- In the midst of a parental moment of frustration God humbled me. It’s like God affectionately said, “Whatcha talkin bout Willis?” It’s been coming for a while, but cumulated with the nighttime rush. Sometimes it seems like the bedtime routine is the equivalent of having your toenails removed one by one or sliding down a bannister made of razor blades into a wading pool of lemon juice. Painful, right? The moment I lay the baby flat on the changing table to put her sleeper on, she screams like I am breaking her tiny bones. She equates bath, lotion, and footsie pajama application with going to sleep. In my house of insomniac wannabes, this is simply torturous. The two year old loves a bath in the morning, but suggest one at night, and I might as well be suggesting we cover our feet with lighter fluid and put them near a flame. I’ve tried to explain that bath and pajamas doesn’t mean you have to go to bed yet! Here’s what she hears of that sentence: bed. So, needless to say, it’s painful. Why is it when the going gets tough, the tough gets going in my mind?
- I realize that I’ve been performing this weekly game of dread for some time now. I truly enjoy my time off with my children. Truth be told, I love it. If it were up to me, I would do nothing but take care of my kiddos and husband. Well, I’d probably write too. That seems to have found a place in my heart. But being a Mommy is where my heart thrives right now. For some reason, I began to dread the coming days when I would work. On a Wednesday, I would think, “It’s getting closer. It’s almost time.” It got so bad, that I was missing out on the joy of the moment. I was so busy dreading the future that I was unable to enjoy the now. I was fretting like a child, dreading my bedtime. I was so busy on my countdown of doom, that I couldn’t live my blog title. I was a hypocrite. I wasn’t “savoring the essence of life”. I was smothering the essence out of my life.
- So, why do we do this? Why do we inadvertently wish away the present while we’re dreading the future? Are you guilty of being unable to fully engage with your family on Sunday evening because your thoughts are on Monday morning? What about trying to rush through a block of time, longing for something better? I’ve known a couple of Moms lately who wished the summer away for some peace and quiet, but missed their babies an hour after they were out the door. Or do you rush through work, wishing the work week away? Maybe God has you there for a reason. I remember once as a kid we were on a family outing. I didn’t get my way about something. It was so mundane that I can’t even recall the specifics now. What I do know was that I pouted the rest of the day. There’s a picture that immortalized it for all time. My cousin and siblings are all grinning at the camera, but I’m looking down in imagined anguish. So what does my present attitude look like? Is my dread and unhappiness with the moment being forever remembered in the photo that is my child’s memory? What am I teaching them about perseverance, joy, and faith? How can I expect them to trust God in all circumstances and treasure each moment He gives, if I’m looking down in imagined anguish? I have heard a story about my Mom when she was a girl. Her and her sister would receive lollipops for a special treat. My Aunt would eat her lollipop quickly, worrying that her little sister would want a bite. My Mom would have no concern for anything other than her own treat. She would slowly lick, lick, lick, enjoying each prolonged flavor with no worry over how long the sucker would last or when she might get another. Guess who ended up the happiest? I guess sometimes it comes down to worry and anxiety. You’re unhappy with the way things are. You’ve prayed about it, so why hasn’t a resolution come yet? All you see is the unsatisfactory situation. You become anxious and discontent in the current circumstance. You worry what will come next, rather than embracing what’s right in front of you.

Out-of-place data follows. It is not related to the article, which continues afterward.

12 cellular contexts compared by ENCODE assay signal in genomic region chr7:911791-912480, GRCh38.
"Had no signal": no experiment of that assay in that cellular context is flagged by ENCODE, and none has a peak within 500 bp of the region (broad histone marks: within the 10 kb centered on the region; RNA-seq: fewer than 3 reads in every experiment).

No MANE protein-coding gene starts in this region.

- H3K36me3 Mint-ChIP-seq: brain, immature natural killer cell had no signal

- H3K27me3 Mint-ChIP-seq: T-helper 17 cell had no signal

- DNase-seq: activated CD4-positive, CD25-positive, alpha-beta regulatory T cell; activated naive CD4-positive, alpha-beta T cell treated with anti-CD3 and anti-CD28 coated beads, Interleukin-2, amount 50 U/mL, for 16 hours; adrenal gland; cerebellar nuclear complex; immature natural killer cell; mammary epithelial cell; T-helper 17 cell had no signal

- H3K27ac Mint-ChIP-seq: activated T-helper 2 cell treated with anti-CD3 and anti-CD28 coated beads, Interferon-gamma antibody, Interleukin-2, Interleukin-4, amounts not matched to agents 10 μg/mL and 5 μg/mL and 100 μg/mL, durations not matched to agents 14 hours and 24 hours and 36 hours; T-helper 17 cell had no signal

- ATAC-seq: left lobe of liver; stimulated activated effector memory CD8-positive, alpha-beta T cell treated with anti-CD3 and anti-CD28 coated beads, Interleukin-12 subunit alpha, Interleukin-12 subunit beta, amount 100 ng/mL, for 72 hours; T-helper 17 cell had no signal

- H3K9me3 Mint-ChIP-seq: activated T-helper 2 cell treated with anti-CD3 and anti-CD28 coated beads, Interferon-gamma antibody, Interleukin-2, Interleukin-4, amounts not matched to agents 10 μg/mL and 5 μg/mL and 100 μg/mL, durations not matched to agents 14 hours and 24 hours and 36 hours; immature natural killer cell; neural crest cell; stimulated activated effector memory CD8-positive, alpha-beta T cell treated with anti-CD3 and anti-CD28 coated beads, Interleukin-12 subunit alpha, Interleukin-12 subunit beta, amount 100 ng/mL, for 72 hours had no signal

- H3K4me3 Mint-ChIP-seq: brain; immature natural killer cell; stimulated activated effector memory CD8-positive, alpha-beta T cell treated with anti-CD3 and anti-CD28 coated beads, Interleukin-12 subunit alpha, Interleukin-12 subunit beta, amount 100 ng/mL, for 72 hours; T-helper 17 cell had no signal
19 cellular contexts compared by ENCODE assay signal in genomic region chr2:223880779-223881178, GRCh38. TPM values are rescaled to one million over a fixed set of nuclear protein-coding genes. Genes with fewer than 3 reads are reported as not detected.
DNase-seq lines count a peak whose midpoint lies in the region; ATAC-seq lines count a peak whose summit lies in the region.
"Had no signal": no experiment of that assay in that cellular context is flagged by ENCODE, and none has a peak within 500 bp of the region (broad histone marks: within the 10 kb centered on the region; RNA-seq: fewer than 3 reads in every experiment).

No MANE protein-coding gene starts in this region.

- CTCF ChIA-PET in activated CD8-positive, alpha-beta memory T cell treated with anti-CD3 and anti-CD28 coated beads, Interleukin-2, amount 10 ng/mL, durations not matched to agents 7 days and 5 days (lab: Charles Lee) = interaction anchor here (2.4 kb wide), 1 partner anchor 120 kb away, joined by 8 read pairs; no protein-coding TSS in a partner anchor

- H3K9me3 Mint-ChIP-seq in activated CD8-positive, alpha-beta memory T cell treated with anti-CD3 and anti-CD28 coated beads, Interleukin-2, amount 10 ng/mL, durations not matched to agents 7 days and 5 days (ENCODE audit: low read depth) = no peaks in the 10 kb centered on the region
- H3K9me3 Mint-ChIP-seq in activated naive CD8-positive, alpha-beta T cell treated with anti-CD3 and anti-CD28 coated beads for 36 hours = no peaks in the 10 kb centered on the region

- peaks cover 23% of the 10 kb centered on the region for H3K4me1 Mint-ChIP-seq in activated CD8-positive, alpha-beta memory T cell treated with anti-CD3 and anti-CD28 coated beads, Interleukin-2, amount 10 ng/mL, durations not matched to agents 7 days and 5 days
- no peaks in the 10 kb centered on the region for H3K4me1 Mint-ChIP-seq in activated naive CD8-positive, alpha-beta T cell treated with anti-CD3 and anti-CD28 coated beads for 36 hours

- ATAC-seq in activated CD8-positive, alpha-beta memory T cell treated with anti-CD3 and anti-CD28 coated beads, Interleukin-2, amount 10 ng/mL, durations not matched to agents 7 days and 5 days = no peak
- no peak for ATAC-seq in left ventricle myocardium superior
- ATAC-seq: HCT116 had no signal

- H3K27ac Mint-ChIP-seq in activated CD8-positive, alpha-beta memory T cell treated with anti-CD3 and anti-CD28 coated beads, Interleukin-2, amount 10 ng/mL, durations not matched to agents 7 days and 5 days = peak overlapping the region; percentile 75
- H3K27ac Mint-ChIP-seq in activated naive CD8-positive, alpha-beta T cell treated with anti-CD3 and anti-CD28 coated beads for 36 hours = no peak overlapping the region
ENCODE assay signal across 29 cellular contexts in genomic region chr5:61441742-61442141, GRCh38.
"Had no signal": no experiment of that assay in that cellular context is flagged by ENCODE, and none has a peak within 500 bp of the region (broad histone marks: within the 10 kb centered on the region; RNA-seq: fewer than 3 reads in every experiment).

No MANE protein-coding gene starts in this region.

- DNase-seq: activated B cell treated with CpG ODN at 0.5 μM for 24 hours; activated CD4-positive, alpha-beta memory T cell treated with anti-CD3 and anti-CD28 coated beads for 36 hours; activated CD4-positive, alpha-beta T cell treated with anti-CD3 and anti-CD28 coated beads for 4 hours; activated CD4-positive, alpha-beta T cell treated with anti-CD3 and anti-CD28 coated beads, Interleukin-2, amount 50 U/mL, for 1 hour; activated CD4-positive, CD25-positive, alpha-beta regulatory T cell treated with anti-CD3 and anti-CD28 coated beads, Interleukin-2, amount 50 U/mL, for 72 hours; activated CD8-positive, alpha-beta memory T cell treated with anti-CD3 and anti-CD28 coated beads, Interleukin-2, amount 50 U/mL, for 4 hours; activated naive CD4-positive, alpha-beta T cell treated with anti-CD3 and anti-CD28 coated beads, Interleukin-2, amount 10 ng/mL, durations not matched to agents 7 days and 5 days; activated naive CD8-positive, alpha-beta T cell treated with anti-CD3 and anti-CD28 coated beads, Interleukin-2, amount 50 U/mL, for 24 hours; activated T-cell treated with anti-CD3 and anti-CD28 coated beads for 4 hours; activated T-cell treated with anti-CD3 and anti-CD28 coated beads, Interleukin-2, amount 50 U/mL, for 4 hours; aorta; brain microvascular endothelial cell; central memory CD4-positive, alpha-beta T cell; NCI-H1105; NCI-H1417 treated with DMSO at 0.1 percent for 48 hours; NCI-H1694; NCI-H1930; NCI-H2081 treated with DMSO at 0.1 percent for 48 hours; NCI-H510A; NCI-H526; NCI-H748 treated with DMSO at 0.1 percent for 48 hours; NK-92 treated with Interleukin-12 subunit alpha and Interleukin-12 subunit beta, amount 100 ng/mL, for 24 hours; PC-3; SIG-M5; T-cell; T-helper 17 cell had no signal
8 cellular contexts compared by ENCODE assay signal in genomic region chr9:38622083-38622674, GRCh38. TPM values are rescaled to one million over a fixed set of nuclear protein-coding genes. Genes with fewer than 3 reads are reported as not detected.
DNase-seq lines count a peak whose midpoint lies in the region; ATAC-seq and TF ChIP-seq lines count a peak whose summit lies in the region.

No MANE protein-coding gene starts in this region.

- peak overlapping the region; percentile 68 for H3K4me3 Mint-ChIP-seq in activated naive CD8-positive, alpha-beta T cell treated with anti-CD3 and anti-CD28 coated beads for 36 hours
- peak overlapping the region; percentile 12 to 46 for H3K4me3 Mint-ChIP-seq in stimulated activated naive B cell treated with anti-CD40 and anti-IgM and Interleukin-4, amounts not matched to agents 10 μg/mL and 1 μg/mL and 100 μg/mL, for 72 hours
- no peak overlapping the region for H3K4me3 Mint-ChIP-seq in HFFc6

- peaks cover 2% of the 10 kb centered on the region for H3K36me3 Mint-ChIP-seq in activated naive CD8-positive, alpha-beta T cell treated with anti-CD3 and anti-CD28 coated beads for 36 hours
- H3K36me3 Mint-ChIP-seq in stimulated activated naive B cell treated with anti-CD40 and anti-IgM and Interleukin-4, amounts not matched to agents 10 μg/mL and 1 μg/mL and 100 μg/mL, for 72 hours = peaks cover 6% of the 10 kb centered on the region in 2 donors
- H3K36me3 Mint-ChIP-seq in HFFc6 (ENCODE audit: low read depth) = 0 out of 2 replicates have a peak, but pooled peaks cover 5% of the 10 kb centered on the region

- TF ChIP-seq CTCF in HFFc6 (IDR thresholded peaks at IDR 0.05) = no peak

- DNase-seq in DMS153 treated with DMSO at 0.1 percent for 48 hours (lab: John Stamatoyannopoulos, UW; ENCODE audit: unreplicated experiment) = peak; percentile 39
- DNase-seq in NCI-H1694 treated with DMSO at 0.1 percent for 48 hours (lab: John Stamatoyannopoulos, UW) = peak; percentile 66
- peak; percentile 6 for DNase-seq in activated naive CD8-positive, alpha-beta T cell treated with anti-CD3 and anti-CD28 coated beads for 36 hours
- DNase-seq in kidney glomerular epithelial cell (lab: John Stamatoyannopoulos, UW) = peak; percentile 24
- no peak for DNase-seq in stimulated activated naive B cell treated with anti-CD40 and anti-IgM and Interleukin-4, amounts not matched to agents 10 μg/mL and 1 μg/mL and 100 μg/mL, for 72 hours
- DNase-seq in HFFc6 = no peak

Matthew 6:28 (AMP)
And why should you be anxious about clothes? Consider the lilies of the field and learn thoroughly how they grow; they neither toil nor spin.
There is a time for everything, and a season for every activity under heaven.
I want to love the now, even the hard parts. I want to go to bed when I’m supposed to, without complaint. I don’t want my picture taken with a scowl on my face. I don’t want to toil and spin. I want to believe there’s a time for everything and a season for every activity. I don’t want to miss the joy because I’m weighted down by uncertainty. I want to lick and lick and lick, enjoying every flavor available for my palate.
That is all 🙂